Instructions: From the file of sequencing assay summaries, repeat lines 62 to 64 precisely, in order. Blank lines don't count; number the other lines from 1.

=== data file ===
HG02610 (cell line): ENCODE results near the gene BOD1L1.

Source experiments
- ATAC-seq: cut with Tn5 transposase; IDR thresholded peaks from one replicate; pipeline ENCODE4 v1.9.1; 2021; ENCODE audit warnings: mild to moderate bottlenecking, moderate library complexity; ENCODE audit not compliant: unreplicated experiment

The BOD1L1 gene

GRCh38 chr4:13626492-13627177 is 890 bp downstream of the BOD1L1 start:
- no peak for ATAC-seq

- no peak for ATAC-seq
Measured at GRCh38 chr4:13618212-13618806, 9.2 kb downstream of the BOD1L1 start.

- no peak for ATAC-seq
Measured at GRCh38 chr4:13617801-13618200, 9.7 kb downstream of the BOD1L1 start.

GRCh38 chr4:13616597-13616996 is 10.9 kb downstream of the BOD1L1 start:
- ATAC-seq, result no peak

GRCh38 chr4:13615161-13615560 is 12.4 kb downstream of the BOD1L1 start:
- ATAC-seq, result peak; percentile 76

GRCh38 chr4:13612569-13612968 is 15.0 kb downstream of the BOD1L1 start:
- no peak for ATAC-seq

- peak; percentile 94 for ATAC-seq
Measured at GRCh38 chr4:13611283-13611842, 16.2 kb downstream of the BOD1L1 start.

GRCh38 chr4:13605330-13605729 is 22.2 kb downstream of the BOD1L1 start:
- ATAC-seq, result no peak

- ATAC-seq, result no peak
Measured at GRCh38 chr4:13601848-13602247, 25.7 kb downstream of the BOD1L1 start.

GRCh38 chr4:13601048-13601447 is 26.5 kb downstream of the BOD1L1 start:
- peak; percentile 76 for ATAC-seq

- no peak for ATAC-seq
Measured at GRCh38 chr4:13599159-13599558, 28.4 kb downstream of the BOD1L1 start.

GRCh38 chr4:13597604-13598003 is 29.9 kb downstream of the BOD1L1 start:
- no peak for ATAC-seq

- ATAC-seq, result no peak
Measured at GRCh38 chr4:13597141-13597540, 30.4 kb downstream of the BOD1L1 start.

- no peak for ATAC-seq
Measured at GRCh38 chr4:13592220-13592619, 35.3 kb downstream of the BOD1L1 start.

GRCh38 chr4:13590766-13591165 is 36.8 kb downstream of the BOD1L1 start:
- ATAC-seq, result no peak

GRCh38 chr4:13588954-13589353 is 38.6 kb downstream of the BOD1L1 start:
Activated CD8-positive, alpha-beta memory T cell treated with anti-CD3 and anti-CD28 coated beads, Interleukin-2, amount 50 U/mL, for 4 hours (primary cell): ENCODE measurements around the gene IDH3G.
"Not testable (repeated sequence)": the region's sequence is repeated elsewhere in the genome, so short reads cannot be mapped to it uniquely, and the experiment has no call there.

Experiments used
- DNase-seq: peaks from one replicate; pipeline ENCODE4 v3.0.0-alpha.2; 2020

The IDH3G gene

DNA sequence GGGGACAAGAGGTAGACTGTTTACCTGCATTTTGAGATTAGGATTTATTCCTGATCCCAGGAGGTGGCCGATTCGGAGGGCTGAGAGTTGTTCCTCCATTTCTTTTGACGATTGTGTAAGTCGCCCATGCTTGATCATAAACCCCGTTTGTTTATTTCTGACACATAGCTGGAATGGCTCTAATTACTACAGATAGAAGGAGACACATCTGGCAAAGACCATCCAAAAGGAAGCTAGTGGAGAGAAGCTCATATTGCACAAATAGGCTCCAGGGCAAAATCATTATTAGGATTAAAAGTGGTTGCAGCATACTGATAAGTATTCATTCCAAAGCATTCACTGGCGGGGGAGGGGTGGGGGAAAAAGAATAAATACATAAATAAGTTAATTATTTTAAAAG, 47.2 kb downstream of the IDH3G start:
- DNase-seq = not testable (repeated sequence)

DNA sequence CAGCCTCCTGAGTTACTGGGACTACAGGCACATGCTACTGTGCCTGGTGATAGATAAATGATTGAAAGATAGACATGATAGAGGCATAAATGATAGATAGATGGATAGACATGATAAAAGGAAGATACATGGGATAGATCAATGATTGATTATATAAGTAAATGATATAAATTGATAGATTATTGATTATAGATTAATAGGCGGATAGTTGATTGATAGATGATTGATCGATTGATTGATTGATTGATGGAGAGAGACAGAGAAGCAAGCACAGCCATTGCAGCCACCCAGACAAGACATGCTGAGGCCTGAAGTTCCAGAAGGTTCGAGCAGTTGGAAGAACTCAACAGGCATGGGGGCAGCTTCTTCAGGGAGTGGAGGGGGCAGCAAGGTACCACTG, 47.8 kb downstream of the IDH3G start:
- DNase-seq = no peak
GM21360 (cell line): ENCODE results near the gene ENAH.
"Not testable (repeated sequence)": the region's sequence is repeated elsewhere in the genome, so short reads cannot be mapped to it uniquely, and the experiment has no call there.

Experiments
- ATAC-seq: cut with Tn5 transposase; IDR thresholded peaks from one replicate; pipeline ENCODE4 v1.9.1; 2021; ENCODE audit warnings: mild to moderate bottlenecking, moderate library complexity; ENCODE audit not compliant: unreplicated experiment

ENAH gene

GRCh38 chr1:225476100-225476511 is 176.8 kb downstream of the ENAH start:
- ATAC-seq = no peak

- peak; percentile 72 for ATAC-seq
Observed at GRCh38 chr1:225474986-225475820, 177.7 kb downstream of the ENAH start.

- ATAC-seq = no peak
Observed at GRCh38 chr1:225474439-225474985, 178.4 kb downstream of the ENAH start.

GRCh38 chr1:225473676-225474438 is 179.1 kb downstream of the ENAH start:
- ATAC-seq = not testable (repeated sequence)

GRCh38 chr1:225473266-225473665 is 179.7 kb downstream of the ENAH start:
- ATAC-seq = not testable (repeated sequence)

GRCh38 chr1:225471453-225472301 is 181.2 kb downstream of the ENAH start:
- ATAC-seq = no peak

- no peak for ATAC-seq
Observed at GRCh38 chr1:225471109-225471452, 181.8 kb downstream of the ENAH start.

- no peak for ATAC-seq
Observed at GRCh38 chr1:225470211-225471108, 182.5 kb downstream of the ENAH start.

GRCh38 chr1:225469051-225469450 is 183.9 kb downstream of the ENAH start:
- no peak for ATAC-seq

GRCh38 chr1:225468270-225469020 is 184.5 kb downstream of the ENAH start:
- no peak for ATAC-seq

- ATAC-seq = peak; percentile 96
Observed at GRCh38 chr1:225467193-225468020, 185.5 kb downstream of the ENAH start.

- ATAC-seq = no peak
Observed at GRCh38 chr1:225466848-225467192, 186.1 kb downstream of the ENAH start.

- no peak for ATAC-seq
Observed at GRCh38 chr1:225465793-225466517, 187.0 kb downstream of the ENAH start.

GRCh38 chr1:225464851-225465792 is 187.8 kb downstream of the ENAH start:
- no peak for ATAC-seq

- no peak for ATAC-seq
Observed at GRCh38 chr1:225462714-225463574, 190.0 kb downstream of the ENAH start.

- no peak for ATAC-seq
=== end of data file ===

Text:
- no peak for ATAC-seq
Observed at GRCh38 chr1:225471109-225471452, 181.8 kb downstream of the ENAH start.

- no peak for ATAC-seq